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February 9, 2012

New from the archives: three fresh posts (Recipes: Burmese dry chicken curry, aggression cookies, spicy peanut noodles)

Aggression-cookies

Keeping my promise to update posts from the first two years of The Perfect Pantry, before I photographed the food I cooked, Kathy and I recently recreated three dishes that have one thing in common: they've fallen out of regular rotation in my kitchen and I can't imagine why. I've also updated the links in these posts, which feature powdered ginger, pepper and baking soda.

I don't know much about the food of Burma (Myanmar), though I've always wanted to travel to that very special part of the world. When I saw this recipe for Burmese dry chicken curry a few years ago, I had to try it. Though the name sounds exotic, all of the ingredients have permanent residence in my pantry, and I can't think of a marinated chicken breast I haven't loved. I cook this in the oven; a grill or panini press would do it justice, too.

Burmese-dry-curry-chicken-1

The recipe for these spicy peanut noodles outlives, by two decades, the Boston restaurant that created it and so kindly allowed me to share it with readers of my newspaper column all those years ago. Peanut butter, orange juice, and Chinese five-spice powder, combined with the bite of powdered ginger, work miracles on any type of noodles.

Spicy-peanut-noodles-1

What fun you'll have making aggression cookies (in the top photo). All you need are a bowl, a spoon, and lots of elbow grease -- and if you have any frustration or hostility, bring it to the kitchen with you. Read the recipe, and you'll see what I mean. And then, please, bake a batch of these cookies. They're full of healthy oats, and you're sure to get whatever is bugging you out of your system. Delicious, and therapeutic, too.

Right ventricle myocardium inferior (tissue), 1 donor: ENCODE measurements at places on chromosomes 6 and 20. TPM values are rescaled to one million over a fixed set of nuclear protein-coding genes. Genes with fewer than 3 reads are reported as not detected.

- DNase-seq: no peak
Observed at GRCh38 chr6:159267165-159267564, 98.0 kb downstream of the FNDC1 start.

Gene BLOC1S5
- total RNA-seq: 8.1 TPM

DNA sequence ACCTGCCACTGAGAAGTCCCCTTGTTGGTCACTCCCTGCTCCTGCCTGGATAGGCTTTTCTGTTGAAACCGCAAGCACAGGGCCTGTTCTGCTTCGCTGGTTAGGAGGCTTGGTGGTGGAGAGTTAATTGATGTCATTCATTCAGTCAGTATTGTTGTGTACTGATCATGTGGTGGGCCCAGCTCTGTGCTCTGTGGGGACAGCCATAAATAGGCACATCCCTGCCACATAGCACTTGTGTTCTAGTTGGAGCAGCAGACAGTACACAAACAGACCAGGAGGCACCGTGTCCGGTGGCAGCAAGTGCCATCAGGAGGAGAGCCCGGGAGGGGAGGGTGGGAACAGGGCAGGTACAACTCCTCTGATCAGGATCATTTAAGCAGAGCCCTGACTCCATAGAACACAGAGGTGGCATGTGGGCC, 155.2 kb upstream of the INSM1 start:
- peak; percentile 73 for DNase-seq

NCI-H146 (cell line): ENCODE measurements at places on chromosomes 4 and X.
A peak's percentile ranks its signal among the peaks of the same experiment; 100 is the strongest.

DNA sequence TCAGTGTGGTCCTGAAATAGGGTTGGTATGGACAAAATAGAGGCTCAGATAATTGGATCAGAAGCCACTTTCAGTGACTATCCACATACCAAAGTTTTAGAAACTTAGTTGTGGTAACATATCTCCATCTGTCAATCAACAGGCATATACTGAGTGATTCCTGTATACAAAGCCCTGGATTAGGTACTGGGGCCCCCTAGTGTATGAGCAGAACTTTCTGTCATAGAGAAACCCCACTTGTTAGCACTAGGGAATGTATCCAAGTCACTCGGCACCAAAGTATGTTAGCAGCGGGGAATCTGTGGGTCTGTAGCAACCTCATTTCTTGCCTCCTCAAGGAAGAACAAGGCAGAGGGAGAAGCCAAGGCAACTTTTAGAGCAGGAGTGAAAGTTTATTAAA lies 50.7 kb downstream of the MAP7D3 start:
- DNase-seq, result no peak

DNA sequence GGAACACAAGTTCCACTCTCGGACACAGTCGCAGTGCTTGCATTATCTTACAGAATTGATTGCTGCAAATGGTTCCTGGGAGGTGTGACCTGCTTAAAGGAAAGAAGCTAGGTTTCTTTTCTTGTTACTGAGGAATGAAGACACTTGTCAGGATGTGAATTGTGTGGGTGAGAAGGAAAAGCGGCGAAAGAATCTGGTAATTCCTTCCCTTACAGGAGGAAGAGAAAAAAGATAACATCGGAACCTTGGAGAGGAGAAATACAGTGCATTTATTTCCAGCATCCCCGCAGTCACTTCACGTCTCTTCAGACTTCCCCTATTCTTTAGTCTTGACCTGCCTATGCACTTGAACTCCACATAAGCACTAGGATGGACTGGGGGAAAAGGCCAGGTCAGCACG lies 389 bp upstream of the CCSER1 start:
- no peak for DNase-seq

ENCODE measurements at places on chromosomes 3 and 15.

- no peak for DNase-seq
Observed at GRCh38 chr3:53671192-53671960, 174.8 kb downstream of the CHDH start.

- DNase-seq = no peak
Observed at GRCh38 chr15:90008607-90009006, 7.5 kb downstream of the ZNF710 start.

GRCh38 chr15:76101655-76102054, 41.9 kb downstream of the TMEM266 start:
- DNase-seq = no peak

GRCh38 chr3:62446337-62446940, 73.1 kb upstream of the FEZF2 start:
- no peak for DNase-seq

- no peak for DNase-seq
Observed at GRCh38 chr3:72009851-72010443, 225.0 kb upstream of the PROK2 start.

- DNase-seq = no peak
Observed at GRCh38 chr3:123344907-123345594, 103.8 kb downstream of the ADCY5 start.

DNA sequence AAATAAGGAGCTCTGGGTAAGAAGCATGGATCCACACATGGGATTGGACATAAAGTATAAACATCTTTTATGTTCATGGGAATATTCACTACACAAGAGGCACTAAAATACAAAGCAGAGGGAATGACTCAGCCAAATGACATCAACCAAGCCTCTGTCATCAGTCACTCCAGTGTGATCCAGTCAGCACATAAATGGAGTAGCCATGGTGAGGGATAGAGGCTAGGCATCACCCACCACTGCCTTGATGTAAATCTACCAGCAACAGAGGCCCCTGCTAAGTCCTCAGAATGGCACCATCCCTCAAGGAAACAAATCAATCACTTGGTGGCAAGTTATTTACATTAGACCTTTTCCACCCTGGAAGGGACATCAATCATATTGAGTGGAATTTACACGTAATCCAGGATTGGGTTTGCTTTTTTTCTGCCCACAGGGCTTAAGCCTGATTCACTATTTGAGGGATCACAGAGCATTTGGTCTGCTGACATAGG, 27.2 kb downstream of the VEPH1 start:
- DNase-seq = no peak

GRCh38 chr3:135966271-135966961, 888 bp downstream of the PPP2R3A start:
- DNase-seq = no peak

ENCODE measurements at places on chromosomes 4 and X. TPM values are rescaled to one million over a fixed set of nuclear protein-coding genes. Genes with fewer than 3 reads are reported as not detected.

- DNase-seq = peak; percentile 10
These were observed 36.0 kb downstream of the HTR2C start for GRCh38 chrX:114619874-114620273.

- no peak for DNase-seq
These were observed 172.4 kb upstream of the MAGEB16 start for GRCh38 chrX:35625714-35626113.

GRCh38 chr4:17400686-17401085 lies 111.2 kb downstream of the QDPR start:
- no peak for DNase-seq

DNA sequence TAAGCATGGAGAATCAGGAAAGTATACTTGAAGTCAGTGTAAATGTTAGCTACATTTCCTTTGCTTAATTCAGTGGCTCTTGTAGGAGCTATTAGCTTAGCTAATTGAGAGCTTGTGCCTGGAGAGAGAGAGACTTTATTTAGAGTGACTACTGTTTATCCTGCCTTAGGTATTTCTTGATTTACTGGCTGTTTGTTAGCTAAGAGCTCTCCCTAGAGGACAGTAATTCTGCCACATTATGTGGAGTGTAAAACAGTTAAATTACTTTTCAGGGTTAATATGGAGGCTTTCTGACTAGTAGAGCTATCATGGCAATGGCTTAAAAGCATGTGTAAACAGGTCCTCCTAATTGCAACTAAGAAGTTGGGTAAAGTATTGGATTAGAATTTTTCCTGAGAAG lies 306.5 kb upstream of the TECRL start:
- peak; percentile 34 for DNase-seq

Enjoy!

Comments

I make Peanut Noodles fairly often (per my youngest daughter's request), but it is a different recipe than this one. Next time, I'll try yours, as I like variety:)
And the Aggression Cookies look like lots of fun!

They all sound so good!

lol, aggression cookies were the very first cookies I ever baked. Must make them again soon!

Looks like it's a Burmese night, with tempeh for GF and seitan too. I just opened a sack of Thai Jasmine rice and it's time to get to work on it!

Must go check out the aggression cookies, as I have had a very frustrating day.

The name, "aggression cookie" caught me. The recipe sure does look easy and I think my guys would like that cookie. I will definitiely try them. I really enjoy baking old favorites and it looks like this recipe qualifies.

Lana, there are so many variations on peanut noodles (including several on this blog). I love them all!

Kalyn, I think my favorite is actually the most diet-friendly, the Burmese chicken. But I had fun making the cookies, too.

Jenny, I'm so grateful to the reader who found the original source for these cookies.

Susan, you'll love the chicken. I'm sure of it.

Pam, I hope that just reading the recipe will make your day a little bit better. Of course, pounding the dough really gets out the frustration!

Donna, this is definitely an old-fashioned recipe. I love finding little cuttings stuffed into old cookbooks.

Mmmm, they all look good! I love to bake, so I am intrigued by the aggression cookies. However, I have a problem: I can't stop making your miso-Sriracha glazed salmon long enough to try anything else!

Judy, I do know what you mean about that salmon dish -- but of course you still need dessert! The aggression cookies are fun, as so many old recipes are.

What pretty pictures - love the name of those cookies and the Burmese dry chicken curry (I love ground coriander) and spicy peanut noodles (orange juice and 5-spice powder sounds like a nice combination) both sound delicious.

LOL I loved the original post about the cookies and funny enough I own that 1960 Peg Braken cookbook and your post made me go pull it off the3 shelf and actually read it. It is Hilarious! thanks!

I did the "Aggression Cookies". Added an egg, a cup of chopped pecans, some nutmeg, cinnamon and a grated tonka bean.

It worked VERY well.

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About The Perfect Pantry®

  • My name is Lydia Walshin. From my log house kitchen in rural northwest Rhode Island, I share recipes that use what we keep in our pantries, the usual and not-so-usual ingredients that spice up our lives.

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